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I'm absolutelly novice in OpenCL programming. For my app. (molecular simulaton) I wrote a kernel for calculate intermolecular potential of lennard-jones liquid. In this kernel I need to compute cumulative value of the potential of all particles with one:

__kernel void Molsim(__global const float* inmatrix, __global float* fi, const int c, const float r1, const float r2, const float r3, const float rc, const float epsilon, const float sigma, const float h1, const float h23)
   float fi0;
   float fi1;
   float d;

   unsigned int i = get_global_id(0); //number of particles (typically 2000)

   if(c!=i) {
      // potential before particle movement
      if(d<rc) {
      else {
      // potential after particle movement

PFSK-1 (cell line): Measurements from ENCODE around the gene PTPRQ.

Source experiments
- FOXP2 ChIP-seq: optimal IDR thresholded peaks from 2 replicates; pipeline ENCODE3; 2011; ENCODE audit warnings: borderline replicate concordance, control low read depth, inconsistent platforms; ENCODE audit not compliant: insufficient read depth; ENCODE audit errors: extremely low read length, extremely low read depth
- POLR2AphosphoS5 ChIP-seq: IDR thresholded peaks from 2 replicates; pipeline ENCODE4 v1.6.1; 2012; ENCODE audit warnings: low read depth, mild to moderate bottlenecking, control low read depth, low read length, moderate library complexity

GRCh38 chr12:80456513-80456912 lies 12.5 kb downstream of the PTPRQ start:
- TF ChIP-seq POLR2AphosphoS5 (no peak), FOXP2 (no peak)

if(d<rc) {
        else {
      // cumulative difference of potentials
      // fi[0]+=fi1-fi0; changed to full size vector

My problem is in the line: fi[0]+=fi1-fi0;. In the one-element vector fi[0] are wrong results. I read something about sum reduction, but I do not know how to do it during the calculation.

Exist any simple solution of my problem?

Notice: I tried to add next kernel for the sum of the vector components (see code below), but there was an even greater slowdown than when I sum vector using the CPU.

__kernel void Arrsum(__global const float* inmatrix, __global float* outsum, const int inmatrixsize, __local float* resultScratch)
       // načtení indexu
      int gid = get_global_id(0);
      int wid = get_local_id(0);
      int wsize = get_local_size(0);
      int grid = get_group_id(0);
      int grcount = get_num_groups(0);

      int i;
      int workAmount = inmatrixsize/grcount;
      int startOffest = workAmount * grid + wid;
      int maxOffest = workAmount * (grid + 1);
      if(maxOffest > inmatrixsize){
        maxOffest = inmatrixsize;

    resultScratch[wid] = 0.0;
            resultScratch[wid] += inmatrix[i];

    if(gid == 0){
                    resultScratch[0] += resultScratch[i];
            outsum[grid] = resultScratch[0];